This led her to study fentanyl-induced amnesia, documented in a 2018 report in the New England Journal of Medicine and observed in a cluster of Massachusetts patients. In some people, fentanyl kills neurons in the hippocampus—a brain area already vulnerable to the oxygen deprivation that occurs during an overdose—by causing cells to fire out of control.
Because the syndrome is so rare, she encountered some doctors who were skeptical about the connection between fentanyl and amnesia. The book traces how others such as Jed Barash, medical director of the Soldiers’ Home in Chelsea, Massachusetts, doggedly pursued answers, ultimately confirming how opioids can damage the hippocampus.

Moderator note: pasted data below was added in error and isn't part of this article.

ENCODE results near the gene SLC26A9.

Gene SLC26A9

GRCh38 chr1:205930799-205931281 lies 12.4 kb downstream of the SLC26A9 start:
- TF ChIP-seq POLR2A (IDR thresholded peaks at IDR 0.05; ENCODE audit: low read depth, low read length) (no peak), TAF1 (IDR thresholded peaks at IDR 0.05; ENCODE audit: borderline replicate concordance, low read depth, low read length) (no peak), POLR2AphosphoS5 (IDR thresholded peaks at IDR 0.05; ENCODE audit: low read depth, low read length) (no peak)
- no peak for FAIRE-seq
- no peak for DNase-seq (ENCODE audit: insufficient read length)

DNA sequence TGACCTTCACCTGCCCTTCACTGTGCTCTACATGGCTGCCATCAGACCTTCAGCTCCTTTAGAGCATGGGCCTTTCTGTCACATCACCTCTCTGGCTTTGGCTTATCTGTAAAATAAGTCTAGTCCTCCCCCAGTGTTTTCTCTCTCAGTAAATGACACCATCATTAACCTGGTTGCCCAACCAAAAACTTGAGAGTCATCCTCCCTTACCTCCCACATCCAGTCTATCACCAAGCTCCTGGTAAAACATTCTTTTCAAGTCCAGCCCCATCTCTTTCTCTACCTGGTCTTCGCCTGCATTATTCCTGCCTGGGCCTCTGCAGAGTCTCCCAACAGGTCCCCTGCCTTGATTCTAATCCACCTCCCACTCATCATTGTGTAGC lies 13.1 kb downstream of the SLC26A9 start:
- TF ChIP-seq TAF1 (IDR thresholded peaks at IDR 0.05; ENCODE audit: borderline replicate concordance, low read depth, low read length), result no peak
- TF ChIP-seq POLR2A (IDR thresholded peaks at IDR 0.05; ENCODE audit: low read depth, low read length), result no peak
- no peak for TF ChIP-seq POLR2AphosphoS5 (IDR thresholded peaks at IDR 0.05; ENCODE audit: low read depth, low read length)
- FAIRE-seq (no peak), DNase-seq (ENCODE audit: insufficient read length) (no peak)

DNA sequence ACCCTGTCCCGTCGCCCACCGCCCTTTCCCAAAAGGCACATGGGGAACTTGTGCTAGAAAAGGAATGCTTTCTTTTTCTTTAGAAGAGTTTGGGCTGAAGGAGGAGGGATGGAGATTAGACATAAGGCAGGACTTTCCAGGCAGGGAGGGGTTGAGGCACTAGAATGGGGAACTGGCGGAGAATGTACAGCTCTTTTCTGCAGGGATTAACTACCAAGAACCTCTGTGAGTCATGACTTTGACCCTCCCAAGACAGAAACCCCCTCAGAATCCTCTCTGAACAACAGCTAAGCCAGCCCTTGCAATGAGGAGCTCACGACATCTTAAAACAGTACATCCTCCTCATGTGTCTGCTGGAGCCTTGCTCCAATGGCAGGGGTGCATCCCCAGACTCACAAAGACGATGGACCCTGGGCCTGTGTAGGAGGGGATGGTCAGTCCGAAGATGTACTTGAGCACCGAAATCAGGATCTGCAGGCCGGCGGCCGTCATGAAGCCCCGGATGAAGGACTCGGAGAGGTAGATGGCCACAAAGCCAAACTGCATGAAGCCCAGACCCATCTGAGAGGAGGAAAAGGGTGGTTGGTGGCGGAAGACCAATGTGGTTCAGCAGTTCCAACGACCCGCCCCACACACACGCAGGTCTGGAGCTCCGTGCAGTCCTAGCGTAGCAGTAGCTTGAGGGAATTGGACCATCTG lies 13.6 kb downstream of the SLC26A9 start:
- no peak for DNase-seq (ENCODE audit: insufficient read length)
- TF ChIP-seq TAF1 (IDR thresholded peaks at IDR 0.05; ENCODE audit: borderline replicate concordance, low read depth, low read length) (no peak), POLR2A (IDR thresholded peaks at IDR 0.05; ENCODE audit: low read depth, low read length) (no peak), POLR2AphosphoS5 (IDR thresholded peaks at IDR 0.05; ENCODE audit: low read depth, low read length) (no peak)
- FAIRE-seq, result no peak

“These Alzheimer’s researchers and neuroscientists are heroes. We owe them a debt of gratitude, because I do think that eventually there will be, if not cures, at least treatments,” she says.
Currently working on a book of medical fiction, Aguirre credits MIT with her willingness to take those leaps. “Just being able to survive there gave me the confidence to believe that eventually, if you work hard enough, you’ll figure things out,” she says.